She continues her book tour in the United States with two talks in Massachusetts this month and book talks scheduled in Memphis, Tennessee and in Florida. (legacies Literary)

  4. First talk in Massachusetts went well attended by 28 people who had read 21 Aldgate. Very positive feedback - many said they had little knowledge of 2nd World war London and now feel they have a better understanding of both the lead up to the war and what it was like after the declaration of war. They said they would encourage their friends and family to read 21 Aldgate for it's humor, it's history and it's family content.

  5. Clara, the main character in 21 Aldgate came to the home of Paul Maze to assist him in writing his memoir A Frenchman in Khaki, an account of his experiences in The Great War. Clara loved poetry. She knew the poems of the War Poets - the famous one written in May 1915 by John McCrae

    In Flanders field the poppies grow
    Between the crosses, row on row,
    That mark our place;and in the sky
    The Larks still bravely sing and fly
    Scarce heard amid the guns below.

    Two verses follow .... ending with:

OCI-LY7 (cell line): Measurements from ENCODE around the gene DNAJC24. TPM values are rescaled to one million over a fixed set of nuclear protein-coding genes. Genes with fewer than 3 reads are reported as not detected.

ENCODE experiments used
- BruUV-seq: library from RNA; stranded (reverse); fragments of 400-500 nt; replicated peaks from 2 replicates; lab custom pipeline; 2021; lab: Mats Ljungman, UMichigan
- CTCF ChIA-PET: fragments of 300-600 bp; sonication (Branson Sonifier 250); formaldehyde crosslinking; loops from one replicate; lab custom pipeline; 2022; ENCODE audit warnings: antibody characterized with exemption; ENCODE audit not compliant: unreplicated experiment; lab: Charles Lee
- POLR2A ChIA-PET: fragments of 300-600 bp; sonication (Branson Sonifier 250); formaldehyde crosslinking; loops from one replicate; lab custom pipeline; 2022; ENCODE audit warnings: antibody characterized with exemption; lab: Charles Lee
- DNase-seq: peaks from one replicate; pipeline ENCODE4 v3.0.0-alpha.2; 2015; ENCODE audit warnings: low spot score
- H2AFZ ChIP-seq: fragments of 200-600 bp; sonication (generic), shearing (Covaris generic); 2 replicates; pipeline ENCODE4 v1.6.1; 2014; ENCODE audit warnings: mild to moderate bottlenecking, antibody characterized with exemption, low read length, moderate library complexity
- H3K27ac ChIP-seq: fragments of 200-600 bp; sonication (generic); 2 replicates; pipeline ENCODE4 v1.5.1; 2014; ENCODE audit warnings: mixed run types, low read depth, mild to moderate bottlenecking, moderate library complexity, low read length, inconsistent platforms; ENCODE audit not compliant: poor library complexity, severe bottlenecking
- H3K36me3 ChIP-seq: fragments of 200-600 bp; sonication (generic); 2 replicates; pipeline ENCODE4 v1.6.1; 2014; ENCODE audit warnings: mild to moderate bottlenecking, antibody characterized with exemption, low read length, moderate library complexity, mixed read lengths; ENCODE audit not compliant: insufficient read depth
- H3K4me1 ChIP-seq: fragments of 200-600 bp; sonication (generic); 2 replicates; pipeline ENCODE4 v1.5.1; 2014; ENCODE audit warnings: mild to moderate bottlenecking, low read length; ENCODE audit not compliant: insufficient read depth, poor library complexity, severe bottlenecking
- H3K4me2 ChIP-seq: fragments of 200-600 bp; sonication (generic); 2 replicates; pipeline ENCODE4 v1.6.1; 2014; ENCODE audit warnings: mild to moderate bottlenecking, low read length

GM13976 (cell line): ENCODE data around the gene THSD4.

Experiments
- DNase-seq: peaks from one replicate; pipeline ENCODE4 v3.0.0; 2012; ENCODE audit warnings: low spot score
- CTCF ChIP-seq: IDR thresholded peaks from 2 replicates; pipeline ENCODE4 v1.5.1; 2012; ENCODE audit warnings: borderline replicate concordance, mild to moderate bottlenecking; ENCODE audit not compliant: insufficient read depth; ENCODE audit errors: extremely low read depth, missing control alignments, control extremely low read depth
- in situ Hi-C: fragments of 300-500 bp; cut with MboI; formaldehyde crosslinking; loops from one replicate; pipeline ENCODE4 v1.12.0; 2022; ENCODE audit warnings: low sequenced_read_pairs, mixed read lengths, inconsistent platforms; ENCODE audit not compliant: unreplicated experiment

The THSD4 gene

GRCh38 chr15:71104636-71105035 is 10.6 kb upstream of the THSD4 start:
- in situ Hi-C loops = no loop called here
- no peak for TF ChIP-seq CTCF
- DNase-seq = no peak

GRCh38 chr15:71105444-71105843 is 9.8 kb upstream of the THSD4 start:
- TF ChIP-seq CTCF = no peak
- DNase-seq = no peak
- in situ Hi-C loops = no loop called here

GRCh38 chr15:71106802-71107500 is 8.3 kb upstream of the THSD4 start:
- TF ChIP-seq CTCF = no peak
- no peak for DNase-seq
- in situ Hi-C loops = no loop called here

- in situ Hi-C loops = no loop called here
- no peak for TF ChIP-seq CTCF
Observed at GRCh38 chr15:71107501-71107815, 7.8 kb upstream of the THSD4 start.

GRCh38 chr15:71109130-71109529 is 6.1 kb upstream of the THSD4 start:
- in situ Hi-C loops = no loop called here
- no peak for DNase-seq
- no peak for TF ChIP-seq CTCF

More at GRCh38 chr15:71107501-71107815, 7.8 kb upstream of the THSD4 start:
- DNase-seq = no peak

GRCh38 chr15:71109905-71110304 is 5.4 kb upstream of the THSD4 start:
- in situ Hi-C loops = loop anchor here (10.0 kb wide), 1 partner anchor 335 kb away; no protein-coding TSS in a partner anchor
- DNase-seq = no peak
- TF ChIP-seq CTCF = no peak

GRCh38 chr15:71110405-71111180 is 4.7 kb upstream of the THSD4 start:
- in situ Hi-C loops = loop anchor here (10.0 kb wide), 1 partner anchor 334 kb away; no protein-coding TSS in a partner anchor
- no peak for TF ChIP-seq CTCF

The torch be yours to hold it high
    If ye break faith with us who die
    We shall not sleep, though poppies grow
    In Flanders fields......

    And all these years later we continue our wars 'while poppies grow in Flanders field.'

  6. December 2010, VANITY FAIR, Excerpt from Editor’s Letter… “Man Up, America! By Graydon Carter

    It is not surprising that during these times we yearn for tales of another era, when the stakes were high and the choices more clear-cut. A spate of superb World War II books have come out this season, including Juliet Gardiner’s The Blitz: The British Under Attack (published in September, in the U.K.). When Americans refer to 9/11 as the day the world changed, they should be mindful of what London went through in the early days of the Second World War. On September 7, 1940, 348 Luftwaffe bombers crossed the English Channel. They were over London by late afternoon and for the next two hours ignited the city with incendiary bombs. That same evening, the Germans were back, raining 625 tons of high explosives on East London. The Blitz (from the German Blitzkrieg, for “lightning war”) went on for 57 consecutive nights and then spread to other cities in the U.K. It was estimated that by May of the next year more than 43,000 people had died in the strategic air raids. The English, being the English, just got on with it. A survey taken during this period found that weather had a greater impact than air raids on the day-to-day worries of many Londoners. As Gardiner observes, “egg rationing produced more emotion than the blitz.”

  7. I've read the excerpt from the Editor's Letter in the December Issue of VANITY FAIR.

    "21 ALDGATE" by Patricia Friedberg is another superb book which incorporates World War II
    and Great Britain. "The English being English, just got on with it"... an important lesson.

    I suggest including "21 Aldgate" in your Book Club reading. Legacies Literary Agency